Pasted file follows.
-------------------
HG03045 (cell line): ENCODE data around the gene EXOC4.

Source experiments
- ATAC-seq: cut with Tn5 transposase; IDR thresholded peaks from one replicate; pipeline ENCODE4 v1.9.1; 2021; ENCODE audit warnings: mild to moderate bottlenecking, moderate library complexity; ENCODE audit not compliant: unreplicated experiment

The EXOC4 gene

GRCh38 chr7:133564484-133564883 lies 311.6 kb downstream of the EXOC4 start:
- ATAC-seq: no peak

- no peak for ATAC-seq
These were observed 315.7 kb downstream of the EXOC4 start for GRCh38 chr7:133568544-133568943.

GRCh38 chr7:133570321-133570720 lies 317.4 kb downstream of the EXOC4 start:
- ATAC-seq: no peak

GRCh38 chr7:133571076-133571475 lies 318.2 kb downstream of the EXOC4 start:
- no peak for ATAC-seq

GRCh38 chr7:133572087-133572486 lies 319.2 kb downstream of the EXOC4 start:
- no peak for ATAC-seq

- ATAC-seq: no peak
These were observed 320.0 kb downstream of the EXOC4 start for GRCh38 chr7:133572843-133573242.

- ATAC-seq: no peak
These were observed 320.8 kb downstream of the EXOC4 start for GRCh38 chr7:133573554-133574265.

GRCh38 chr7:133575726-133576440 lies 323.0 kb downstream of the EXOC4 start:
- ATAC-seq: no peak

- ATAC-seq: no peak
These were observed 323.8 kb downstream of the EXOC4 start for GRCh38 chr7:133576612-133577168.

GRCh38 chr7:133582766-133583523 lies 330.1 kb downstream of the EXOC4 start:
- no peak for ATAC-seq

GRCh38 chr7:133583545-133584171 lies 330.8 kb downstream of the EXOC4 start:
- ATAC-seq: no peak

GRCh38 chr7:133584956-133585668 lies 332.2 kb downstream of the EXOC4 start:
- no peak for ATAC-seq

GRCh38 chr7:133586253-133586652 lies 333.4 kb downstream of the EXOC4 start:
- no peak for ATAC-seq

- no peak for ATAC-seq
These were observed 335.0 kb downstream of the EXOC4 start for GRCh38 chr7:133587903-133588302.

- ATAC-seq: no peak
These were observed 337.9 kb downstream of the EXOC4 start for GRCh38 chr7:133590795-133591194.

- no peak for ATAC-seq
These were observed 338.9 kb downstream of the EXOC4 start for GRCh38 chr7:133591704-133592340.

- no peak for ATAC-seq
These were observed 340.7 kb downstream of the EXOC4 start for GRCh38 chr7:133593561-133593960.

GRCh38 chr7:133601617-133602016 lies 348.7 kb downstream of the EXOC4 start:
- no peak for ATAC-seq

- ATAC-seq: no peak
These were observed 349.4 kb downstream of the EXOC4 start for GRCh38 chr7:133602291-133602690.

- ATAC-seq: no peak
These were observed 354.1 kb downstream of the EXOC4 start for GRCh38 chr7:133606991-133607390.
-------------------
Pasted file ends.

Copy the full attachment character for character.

HG03045 (cell line): ENCODE data around the gene EXOC4.

Source experiments
- ATAC-seq: cut with Tn5 transposase; IDR thresholded peaks from one replicate; pipeline ENCODE4 v1.9.1; 2021; ENCODE audit warnings: mild to moderate bottlenecking, moderate library complexity; ENCODE audit not compliant: unreplicated experiment

The EXOC4 gene

GRCh38 chr7:133564484-133564883 lies 311.6 kb downstream of the EXOC4 start:
- ATAC-seq: no peak

- no peak for ATAC-seq
These were observed 315.7 kb downstream of the EXOC4 start for GRCh38 chr7:133568544-133568943.

GRCh38 chr7:133570321-133570720 lies 317.4 kb downstream of the EXOC4 start:
- ATAC-seq: no peak

GRCh38 chr7:133571076-133571475 lies 318.2 kb downstream of the EXOC4 start:
- no peak for ATAC-seq

GRCh38 chr7:133572087-133572486 lies 319.2 kb downstream of the EXOC4 start:
- no peak for ATAC-seq

- ATAC-seq: no peak
These were observed 320.0 kb downstream of the EXOC4 start for GRCh38 chr7:133572843-133573242.

- ATAC-seq: no peak
These were observed 320.8 kb downstream of the EXOC4 start for GRCh38 chr7:133573554-133574265.

GRCh38 chr7:133575726-133576440 lies 323.0 kb downstream of the EXOC4 start:
- ATAC-seq: no peak

- ATAC-seq: no peak
These were observed 323.8 kb downstream of the EXOC4 start for GRCh38 chr7:133576612-133577168.

GRCh38 chr7:133582766-133583523 lies 330.1 kb downstream of the EXOC4 start:
- no peak for ATAC-seq

GRCh38 chr7:133583545-133584171 lies 330.8 kb downstream of the EXOC4 start:
- ATAC-seq: no peak

GRCh38 chr7:133584956-133585668 lies 332.2 kb downstream of the EXOC4 start:
- no peak for ATAC-seq

GRCh38 chr7:133586253-133586652 lies 333.4 kb downstream of the EXOC4 start:
- no peak for ATAC-seq

- no peak for ATAC-seq
These were observed 335.0 kb downstream of the EXOC4 start for GRCh38 chr7:133587903-133588302.

- ATAC-seq: no peak
These were observed 337.9 kb downstream of the EXOC4 start for GRCh38 chr7:133590795-133591194.

- no peak for ATAC-seq
These were observed 338.9 kb downstream of the EXOC4 start for GRCh38 chr7:133591704-133592340.

- no peak for ATAC-seq
These were observed 340.7 kb downstream of the EXOC4 start for GRCh38 chr7:133593561-133593960.

GRCh38 chr7:133601617-133602016 lies 348.7 kb downstream of the EXOC4 start:
- no peak for ATAC-seq

- ATAC-seq: no peak
These were observed 349.4 kb downstream of the EXOC4 start for GRCh38 chr7:133602291-133602690.

- ATAC-seq: no peak
These were observed 354.1 kb downstream of the EXOC4 start for GRCh38 chr7:133606991-133607390.